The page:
Withdrawal Of Rs 2000 Notes Not Demonetisation But A Statutory Exercise: RBI To Delhi HC


New Delhi: The Reserve Bank of India (RBI) on Tuesday told the Delhi High Court that the withdrawal of Rs 2000 notes is not demonetisation but a statutory exercise, and the decision to enable this exchange was taken for operational convenience, reported PTI.

Lawyer Ashwini Kumar Upadhyay has challenged the notifications by the RBI and SBI enabling the exchange of Rs 2000 banknotes without proof as arbitrary and against the laws enacted to curb corruption.

After the hearing, a bench of Chief Justice Satish Chandra Sharma and Justice Subramonium Prasad said it will an pass appropriate order on the public interest litigation, the report said. “Arguments heard. Judgment reserved. We will look into it. We will pass an appropriate order,” said the court.

According to the report, during the hearing, Upadhyay clarified that he was not questioning the decision to withdraw the Rs 2000 banknote, but he criticized the exchange process that lacked the requirement of a slip or identity proof. He emphasised that the exchange of the Rs 2000 banknote should be permitted by depositing it into a bank account.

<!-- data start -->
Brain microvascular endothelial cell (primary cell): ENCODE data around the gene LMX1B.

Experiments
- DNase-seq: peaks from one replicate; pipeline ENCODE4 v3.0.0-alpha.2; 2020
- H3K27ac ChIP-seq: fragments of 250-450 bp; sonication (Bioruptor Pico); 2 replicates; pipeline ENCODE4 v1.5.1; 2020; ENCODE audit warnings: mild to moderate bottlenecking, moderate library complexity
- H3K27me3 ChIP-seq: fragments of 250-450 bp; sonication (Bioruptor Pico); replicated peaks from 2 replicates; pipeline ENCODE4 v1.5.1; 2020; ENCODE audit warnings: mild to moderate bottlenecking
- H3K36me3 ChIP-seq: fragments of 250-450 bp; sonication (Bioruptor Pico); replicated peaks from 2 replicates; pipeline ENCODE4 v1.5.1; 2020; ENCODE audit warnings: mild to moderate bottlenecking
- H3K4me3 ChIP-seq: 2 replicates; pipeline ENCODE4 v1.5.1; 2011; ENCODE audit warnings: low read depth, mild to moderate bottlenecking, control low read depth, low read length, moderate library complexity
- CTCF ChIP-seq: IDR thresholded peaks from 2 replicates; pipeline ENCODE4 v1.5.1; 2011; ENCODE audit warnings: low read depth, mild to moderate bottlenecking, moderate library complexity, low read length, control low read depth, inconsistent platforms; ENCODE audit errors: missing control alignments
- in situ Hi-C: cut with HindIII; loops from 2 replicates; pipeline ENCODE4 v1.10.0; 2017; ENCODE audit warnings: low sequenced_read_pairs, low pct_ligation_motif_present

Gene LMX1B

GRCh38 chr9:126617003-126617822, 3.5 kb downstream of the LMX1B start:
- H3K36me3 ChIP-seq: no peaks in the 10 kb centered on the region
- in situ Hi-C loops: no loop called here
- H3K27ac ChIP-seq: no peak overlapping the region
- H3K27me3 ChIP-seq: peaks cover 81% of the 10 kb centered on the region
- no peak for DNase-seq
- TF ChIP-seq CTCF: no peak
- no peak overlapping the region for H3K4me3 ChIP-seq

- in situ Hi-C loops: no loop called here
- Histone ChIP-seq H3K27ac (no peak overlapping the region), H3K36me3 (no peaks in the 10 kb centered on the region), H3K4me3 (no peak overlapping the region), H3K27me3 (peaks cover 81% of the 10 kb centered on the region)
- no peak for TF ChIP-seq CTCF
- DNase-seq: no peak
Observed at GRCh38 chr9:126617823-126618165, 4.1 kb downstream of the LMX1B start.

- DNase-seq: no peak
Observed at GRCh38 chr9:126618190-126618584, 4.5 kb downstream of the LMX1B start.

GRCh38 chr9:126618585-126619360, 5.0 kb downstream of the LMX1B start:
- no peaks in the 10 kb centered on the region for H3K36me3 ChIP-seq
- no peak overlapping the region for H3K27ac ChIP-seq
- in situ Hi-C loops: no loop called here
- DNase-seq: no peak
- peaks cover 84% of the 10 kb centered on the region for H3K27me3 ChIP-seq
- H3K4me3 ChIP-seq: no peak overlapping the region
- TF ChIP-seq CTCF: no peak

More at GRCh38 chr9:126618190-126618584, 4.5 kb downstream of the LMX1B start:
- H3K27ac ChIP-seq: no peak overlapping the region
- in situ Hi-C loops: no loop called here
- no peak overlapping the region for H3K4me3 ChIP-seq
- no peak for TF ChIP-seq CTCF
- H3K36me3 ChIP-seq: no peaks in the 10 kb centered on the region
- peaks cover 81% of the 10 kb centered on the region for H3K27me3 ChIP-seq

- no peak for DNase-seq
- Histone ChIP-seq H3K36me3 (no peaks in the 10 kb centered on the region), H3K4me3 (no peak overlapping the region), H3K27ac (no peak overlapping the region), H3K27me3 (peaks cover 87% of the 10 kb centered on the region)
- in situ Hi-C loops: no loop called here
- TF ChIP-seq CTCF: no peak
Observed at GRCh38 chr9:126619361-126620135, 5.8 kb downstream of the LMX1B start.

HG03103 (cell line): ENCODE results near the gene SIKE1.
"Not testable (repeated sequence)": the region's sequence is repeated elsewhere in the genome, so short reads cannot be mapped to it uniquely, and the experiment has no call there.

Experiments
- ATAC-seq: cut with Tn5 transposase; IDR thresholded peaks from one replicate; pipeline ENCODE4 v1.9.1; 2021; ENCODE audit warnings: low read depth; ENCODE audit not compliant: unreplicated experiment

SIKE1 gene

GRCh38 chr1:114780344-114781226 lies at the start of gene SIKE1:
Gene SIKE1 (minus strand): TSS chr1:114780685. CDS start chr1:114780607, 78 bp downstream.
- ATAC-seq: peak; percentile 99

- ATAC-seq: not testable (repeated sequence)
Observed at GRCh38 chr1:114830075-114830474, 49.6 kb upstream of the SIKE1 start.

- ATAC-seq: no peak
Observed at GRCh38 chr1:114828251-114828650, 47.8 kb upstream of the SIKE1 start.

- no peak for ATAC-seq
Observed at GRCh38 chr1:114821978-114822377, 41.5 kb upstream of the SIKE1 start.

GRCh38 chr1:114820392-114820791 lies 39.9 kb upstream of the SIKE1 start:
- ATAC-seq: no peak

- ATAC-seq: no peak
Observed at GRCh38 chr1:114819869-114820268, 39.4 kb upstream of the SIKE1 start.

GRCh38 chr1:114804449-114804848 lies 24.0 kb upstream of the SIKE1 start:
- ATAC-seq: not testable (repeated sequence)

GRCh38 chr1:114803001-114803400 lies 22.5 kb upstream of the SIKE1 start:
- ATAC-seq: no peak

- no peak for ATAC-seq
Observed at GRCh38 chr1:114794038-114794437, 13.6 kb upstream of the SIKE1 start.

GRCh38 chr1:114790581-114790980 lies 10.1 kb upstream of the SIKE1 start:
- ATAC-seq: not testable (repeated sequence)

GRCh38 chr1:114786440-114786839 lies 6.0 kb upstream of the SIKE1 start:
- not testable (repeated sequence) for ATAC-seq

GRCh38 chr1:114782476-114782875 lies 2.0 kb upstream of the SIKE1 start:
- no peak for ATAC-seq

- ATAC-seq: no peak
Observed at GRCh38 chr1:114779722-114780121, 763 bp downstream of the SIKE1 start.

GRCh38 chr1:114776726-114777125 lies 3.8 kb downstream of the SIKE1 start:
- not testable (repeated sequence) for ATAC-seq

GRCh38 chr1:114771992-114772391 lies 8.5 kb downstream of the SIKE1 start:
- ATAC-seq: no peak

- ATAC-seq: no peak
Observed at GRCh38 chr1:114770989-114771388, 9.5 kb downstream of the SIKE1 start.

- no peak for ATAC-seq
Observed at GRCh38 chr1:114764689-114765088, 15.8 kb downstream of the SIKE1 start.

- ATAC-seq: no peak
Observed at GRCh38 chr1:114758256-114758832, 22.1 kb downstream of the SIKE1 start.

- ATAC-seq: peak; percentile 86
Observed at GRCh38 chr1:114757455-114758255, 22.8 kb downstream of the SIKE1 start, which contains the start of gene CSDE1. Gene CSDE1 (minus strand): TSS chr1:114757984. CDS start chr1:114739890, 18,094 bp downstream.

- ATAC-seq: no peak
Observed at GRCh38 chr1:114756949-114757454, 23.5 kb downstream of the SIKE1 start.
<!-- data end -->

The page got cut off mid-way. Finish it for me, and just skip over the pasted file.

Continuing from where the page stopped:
“Why is ID proof excluded? Every poor has a Jan Dhan account. BPL persons are also connected to bank accounts,” Upadhyay said. He also claimed that the present arrangement would only enable mafias, gangsters like “Atiq Ahmed’s henchmen” as well as Naxals, the report noted.

The petition has said that a large amount of the currency has reached either an individual’s locker or has “been hoarded by the separatists, terrorists, Maoists, drug smugglers, mining mafias & corrupt people”.

Appearing for RBI, senior advocate Parag P Tripathi said that the court cannot interfere in such matters and that the decision was taken to allow the exchange of the Rs 2000 currency note for operational convenience. 

“This is not demonetisation. Rs 2000 banknote was not commonly used. Other denominations continue to meet currency requirements. This is a statutory exercise. None of the points claimed by the petitioner impinge or deal with constitutional issues,” Tripathi added.

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